What if young students, leading corporations, and the communities around them united to reach the green future we all want? One small non-profit organization from Texas, EcoRise Youth Innovations, is soaring to new heights this spring with the support of Southwest Airlines. Here’s how they’re empowering a new generation of green leaders across the world.
Step One: Reaching the Audience. Teachers and staff from EcoRise Youth Innovations landed at the March 2017 Green Schools Conference and Expo in Atlanta, Georgia, ready to present to hundreds of teachers, administrators, and sustainability directors from across America’s school districts. Everyone there – hailing from NYC to San Francisco and in between – is committed to transforming ordinary schools into sustainability hubs, where your average backpacked student is also packing green leadership skills for the 21st century.
Enter EcoRise, which focuses on empowering youth to tackle real-world challenges by teaching sustainability, design thinking and innovation. EcoRise serves over 500 schools internationally, providing teachers access to K-12 curriculum that fosters student eco-literacy, connecting students to green professional mentors, and providing access to funding opportunities for student-designed sustainability projects. Its flagship curriculum, Sustainable Intelligence, centers on building students’ knowledge and exploration around seven eco-themes: water, air quality, food, energy, waste, transportation and public spaces.
Step Two: Empowering schools to tell their stories. Speaking in one of EcoRise’s five presentations was Tabitha Yeager, a Career and Technical Education teacher at Dighton Rehoboth Regional High School in Massachusetts. Her practical session on how to engage students in improving public spaces drew from her two years of success working with EcoRise.
“[My] students loved the opportunity to be outside, to be hands-on, the ownership of the project to make their mark on the campus,” Yeager said of their campus garden project. “With a little bit of problem-solving and brainstorming, we managed to make it something that everyone felt involved in.”
Yeager, an EcoRise Teacher Ambassador, was recently awarded $492,000 towards a campus Green Innovation Center by Massachusetts Governor Charlie Baker in recognition of her accomplishments.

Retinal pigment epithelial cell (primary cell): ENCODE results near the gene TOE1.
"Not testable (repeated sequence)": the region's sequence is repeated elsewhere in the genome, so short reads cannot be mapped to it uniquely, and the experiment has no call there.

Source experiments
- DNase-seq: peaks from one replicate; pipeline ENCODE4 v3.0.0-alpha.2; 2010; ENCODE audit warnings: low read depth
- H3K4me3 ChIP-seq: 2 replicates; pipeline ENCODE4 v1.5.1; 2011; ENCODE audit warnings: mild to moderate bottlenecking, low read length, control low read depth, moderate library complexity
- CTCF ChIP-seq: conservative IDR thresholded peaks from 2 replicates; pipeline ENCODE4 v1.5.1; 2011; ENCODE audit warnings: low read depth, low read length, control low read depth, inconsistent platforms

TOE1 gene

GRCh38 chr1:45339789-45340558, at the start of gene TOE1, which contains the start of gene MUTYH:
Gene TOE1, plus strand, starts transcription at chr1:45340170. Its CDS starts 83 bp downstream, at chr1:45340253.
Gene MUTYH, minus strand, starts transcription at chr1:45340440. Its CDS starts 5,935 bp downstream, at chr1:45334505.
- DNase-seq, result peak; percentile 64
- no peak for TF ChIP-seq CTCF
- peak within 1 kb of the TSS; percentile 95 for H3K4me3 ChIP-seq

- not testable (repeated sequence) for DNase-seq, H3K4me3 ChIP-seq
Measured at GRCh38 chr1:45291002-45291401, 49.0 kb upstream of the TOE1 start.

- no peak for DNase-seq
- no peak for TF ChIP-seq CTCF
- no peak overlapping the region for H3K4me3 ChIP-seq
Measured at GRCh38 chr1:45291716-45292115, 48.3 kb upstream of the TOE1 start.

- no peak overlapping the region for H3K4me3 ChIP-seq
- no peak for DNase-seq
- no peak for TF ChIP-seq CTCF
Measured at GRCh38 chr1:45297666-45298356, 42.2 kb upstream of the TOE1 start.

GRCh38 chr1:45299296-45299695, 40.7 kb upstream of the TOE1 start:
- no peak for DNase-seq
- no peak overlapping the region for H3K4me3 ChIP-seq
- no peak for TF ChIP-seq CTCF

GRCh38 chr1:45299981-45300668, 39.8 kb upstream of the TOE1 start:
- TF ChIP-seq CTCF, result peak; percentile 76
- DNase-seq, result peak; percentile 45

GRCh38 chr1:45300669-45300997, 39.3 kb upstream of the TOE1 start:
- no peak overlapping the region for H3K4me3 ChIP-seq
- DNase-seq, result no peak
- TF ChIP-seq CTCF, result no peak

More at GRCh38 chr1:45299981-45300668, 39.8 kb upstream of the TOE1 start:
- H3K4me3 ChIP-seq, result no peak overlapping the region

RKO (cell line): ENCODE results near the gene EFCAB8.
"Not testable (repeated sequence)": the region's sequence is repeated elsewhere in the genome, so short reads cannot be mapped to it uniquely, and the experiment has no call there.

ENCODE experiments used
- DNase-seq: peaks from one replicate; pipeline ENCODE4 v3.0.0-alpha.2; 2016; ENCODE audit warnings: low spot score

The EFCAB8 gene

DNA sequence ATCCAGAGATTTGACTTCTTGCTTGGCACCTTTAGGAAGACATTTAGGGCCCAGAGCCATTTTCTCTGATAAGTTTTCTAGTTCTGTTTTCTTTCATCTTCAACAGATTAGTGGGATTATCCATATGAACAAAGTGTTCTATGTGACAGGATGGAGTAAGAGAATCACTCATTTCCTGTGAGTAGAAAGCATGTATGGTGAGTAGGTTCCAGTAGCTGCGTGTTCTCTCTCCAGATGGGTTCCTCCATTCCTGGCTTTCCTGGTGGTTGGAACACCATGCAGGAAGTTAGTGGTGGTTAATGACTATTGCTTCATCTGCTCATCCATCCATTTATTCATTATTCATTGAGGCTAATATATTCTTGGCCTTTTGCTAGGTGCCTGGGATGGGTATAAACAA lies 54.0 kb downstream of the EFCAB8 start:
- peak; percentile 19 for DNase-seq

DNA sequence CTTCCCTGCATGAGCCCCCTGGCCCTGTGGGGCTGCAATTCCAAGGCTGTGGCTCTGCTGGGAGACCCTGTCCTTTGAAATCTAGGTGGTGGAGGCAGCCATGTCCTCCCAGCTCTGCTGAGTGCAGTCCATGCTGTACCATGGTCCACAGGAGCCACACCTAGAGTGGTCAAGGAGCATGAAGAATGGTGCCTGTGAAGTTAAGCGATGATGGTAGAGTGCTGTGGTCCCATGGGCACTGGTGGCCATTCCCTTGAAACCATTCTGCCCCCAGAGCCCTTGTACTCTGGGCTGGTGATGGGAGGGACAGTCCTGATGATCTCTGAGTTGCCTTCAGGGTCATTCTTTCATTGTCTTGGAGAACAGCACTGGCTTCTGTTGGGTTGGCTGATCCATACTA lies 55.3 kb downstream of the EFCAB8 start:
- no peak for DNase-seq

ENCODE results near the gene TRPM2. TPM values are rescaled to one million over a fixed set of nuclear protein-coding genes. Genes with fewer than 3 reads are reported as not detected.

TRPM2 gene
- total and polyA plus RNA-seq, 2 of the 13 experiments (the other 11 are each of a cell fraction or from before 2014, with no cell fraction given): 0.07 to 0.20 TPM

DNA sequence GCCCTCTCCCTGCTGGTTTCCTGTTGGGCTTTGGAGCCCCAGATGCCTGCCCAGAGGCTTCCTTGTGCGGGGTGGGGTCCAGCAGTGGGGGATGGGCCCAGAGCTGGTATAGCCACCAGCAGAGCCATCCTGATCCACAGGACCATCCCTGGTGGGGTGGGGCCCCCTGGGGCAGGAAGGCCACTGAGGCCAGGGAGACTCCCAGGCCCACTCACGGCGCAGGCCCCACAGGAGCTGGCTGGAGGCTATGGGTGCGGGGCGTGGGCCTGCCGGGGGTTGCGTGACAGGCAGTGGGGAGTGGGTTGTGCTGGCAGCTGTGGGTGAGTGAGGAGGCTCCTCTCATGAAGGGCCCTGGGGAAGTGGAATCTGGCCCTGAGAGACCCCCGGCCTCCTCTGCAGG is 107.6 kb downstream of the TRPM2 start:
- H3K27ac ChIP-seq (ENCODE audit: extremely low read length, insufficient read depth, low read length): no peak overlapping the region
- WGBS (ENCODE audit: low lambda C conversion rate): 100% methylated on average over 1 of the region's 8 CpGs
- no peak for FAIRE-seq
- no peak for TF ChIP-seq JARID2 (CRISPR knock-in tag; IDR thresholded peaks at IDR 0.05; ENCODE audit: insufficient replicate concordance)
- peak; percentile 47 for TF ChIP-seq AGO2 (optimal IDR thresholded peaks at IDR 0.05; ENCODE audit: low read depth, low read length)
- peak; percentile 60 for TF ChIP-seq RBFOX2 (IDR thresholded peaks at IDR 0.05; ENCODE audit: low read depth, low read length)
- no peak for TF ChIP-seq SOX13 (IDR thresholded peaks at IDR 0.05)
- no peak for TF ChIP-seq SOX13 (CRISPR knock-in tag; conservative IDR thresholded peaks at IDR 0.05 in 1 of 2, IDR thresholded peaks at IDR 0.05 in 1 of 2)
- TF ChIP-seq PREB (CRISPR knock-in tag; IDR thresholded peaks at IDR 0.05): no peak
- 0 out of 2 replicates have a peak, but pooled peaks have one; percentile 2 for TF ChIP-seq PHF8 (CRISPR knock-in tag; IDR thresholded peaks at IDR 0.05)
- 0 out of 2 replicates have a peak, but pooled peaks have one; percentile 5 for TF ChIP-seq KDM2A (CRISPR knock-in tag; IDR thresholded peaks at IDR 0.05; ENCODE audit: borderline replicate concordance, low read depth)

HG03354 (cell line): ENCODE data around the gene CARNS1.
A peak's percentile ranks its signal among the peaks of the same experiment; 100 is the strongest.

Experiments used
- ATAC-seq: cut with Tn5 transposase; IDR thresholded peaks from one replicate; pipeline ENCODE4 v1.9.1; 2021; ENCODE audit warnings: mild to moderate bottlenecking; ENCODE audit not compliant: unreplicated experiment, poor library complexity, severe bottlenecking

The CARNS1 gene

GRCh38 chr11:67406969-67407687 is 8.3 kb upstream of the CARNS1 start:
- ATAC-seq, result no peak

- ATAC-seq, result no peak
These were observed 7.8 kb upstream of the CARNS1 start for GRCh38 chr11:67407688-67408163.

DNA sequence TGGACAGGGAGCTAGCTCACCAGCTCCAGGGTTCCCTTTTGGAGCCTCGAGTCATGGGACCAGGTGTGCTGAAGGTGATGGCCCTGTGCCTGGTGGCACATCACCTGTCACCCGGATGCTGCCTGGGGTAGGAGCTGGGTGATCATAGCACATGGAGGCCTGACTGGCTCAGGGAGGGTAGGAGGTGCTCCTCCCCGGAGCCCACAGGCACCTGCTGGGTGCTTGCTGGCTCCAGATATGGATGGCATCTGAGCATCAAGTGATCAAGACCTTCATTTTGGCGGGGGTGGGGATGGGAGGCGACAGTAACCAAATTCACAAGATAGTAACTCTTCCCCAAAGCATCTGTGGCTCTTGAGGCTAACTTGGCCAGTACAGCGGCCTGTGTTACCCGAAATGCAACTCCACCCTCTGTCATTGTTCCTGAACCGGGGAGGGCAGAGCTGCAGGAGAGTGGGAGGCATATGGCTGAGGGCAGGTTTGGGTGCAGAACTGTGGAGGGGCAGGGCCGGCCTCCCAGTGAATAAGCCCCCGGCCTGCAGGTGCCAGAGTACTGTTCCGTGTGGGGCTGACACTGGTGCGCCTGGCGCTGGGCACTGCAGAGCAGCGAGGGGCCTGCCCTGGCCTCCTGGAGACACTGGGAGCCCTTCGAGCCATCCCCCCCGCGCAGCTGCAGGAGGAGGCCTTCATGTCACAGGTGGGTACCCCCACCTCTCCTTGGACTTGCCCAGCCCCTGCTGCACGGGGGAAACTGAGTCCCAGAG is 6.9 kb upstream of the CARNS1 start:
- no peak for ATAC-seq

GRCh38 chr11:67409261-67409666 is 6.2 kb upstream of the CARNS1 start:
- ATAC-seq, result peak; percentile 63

Participating teachers were especially inspired to learn about building outside collaboration for students’ in-class work. “We left the presentation with a lot of great ideas we can implement,” said Meghan McCloskey, a teacher at Springdale Park Elementary, Atlanta Public Schools. But the presentation also appealed to broader audiences, including a number of green STEM professionals. I loved the level of participant engagement,” said Rebecca Bryant, a LEED Accredited Professional at Water Shed Architects. “This was absolutely the best presentation of the conference.”
Other partners in the movement for a more sustainable world spoke up too – from success story-sharing by Codman Academy Charter School in Boston, MA to profile-raising on social platforms by MindRocket Media, to a policymaking session with the Austin Independent School District.
EcoRise’s Deputy Director Jon Stott co-led a conference session with Darien Clary, Austin ISD’s Sustainability Manager. They offered do-it-yourself advice – and themselves as a joint case study – in building a wide-reaching sustainability strategy through cross-sector collaborations. EcoRise’s programs, they explained, address students’ and teachers’ engagement in forming and executing Austin ISD’s district-level green policies. When a group of kids conducting eco-audits call out as a problem on campus – be it poor recycling systems, inefficient water supply, food waste, or a lack of local biodiversity – Austin ISD officials and city leaders take note.
Step Three: Join hands across sectors for the long-term. Another session pointed out the relevant need for activating entrepreneurial sustainability in Career Technical Education (CTE). EcoRise’s Chief Innovation Officer Richard Kincaid, along with Ismail Ocasio, Manager of Curriculum and Workforce Development for CTE at NYC Department of Education, and Mark Swiger, CEO and Founder of ReGen Creative Strategies, spoke about groundbreaking work at the state, district and school levels.
Southwest’s support enabled EcoRise teachers, administrators, and program staff to come together in Atlanta to share best practices with a national audience. Like EcoRise, Southwest Airlines has pledged itself to redesigning for increased sustainability, in both air transportation and corporate social responsibility. With an established reputation in healthy business culture and improving community impact, Southwest has most notably converted its entire ground services fleet to electric vehicles, leads the industry in low-carbon renewable jet fuel usage, opened a LEED Silver Certified Training and Operational Support facility, and articulates the Southwest commitment to a triple-bottom-line approach through its corporate Environmental Policy.
So whether you’re a teacher, corporate leader, city planner, green professional, or an engaged citizen, support EcoRise in empowering a new generation of green leaders. After all, the next big plan to unite people, planet and profit could begin with one idea from a sustainability-savvy student asking: “What if?”
Sarayu Adeni is the Global Partnerships Manager at EcoRise Youth Innovations.